The film was known at the time for its outlandish humor, which thanks to political correctness is now considered even more outrageous and would most likely have no chance of being made today. The film’s biggest sticking point deals with its excessive use of the N-word, which writer/director Brooks was pressured to take out by the studio executives (along with many other things), but he resisted insisting that co-writer Richard Pryor and star Little had their blessing to keep it in and that most of the letters he received that were critical of the word being used were from white people. Personally I felt that it was realistic for its setting, which was supposed to be 1874, so in that regard it worked.

The stuff that got on my nerves was the constant anachronistic jokes dealing with people that weren’t even alive when the film’s setting took place. This type of humor gives the film too much of a campy feel and should’ve been scrapped. I was also disappointed when Gene Wilder talks to Little about his past and how he was accosted by a gun-toting 6-year-old, but the film doesn’t cut away to a reenactment of this, which would’ve been hilarious to see, even though it does do this when Little talks about his own past.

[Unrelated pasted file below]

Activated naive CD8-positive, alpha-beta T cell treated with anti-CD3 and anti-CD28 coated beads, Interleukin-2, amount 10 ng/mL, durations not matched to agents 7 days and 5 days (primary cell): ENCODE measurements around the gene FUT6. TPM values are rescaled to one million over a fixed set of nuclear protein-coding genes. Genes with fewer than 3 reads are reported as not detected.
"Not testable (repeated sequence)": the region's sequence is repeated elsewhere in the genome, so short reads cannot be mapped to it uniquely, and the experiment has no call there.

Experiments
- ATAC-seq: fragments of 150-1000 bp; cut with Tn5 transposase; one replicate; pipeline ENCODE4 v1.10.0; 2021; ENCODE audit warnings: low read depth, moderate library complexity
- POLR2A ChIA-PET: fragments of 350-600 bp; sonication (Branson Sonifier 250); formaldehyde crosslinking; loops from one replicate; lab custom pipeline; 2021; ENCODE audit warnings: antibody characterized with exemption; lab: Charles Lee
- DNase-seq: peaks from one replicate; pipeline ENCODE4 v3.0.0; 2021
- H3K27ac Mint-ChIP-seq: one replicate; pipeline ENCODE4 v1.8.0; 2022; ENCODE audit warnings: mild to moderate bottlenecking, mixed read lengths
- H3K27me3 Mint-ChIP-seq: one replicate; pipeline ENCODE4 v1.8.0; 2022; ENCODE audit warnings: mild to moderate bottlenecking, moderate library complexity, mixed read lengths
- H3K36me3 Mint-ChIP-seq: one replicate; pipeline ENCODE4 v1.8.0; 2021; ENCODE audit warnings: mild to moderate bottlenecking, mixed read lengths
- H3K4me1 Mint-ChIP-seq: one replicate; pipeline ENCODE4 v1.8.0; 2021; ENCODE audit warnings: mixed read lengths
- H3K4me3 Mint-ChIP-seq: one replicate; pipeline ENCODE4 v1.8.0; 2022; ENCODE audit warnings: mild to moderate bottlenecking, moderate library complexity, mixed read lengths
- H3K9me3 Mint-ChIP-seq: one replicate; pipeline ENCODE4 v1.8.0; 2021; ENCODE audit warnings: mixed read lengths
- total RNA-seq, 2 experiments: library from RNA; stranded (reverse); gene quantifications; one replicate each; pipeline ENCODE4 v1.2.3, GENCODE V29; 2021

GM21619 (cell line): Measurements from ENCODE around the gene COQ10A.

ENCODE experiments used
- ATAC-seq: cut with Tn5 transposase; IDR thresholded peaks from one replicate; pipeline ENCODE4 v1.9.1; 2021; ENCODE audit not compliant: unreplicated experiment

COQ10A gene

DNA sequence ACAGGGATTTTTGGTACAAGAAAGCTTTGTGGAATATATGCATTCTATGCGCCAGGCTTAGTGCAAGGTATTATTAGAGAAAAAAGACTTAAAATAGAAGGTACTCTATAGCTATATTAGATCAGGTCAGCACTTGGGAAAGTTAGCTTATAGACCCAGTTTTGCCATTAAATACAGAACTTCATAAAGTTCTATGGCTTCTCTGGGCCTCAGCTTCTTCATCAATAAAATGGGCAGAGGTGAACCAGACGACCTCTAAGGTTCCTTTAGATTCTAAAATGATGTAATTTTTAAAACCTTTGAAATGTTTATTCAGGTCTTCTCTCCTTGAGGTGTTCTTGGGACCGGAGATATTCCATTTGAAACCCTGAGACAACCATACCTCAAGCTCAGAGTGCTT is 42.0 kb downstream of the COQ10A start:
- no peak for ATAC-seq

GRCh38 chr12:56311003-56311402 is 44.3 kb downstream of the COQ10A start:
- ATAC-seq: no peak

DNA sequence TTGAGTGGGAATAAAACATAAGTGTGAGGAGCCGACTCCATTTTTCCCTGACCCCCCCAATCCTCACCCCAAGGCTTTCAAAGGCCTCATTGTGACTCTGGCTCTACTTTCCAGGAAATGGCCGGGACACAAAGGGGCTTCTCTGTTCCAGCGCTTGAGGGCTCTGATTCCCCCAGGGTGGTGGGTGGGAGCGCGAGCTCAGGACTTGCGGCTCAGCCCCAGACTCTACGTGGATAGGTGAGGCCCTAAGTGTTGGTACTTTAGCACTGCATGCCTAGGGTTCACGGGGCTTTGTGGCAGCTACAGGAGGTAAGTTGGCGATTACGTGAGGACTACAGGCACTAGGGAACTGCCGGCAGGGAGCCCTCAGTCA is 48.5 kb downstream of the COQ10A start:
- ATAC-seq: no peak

The funniest bits that I did find myself laughing-out-loud to where the ones involving Brooks as the cross-eyed governor, but I was frustrated that the streaming video that I watched did not have the scene where Brooks goes to the town of Rock Ridge and mistakes the wooden dummies that are there as being real-people. I remember this scene vividly when I watched it on network TV back in the 80’s and thought it was hilarious, but apparently this segment is only available on the Blu-ray version.

The acting by the supporting cast is great with Korman getting the best film role of his career. Liam Dunn is memorable as the town’s pastor and I got a kick out of Jessamine Milner as a racist old lady who later tries to make amends with Bart, but only under certain conditions. Madeline Kahn is quite good too in a send-up of Marlene Dietrich and rumor has it that she intentionally gave a bad performance in Mame, which was filming at the same time, just so the director would fire her, so she could then get the part here, but still be paid for that one as her contract stipulated guaranteed pay as long as she was terminated and didn’t quit.

The only bad performance comes from Little, who is just too serene and laid back almost like he’s treating the whole thing as a joke and doesn’t get into his part at all. I would’ve expected to see some anger from his character over the way he had been treated by white folks, but none is conveyed and instead he comes off like some guy picked off the street who mouths his lines and that’s about it. The part was intended for Richard Pryor who would’ve given the role the extra edge that it needed.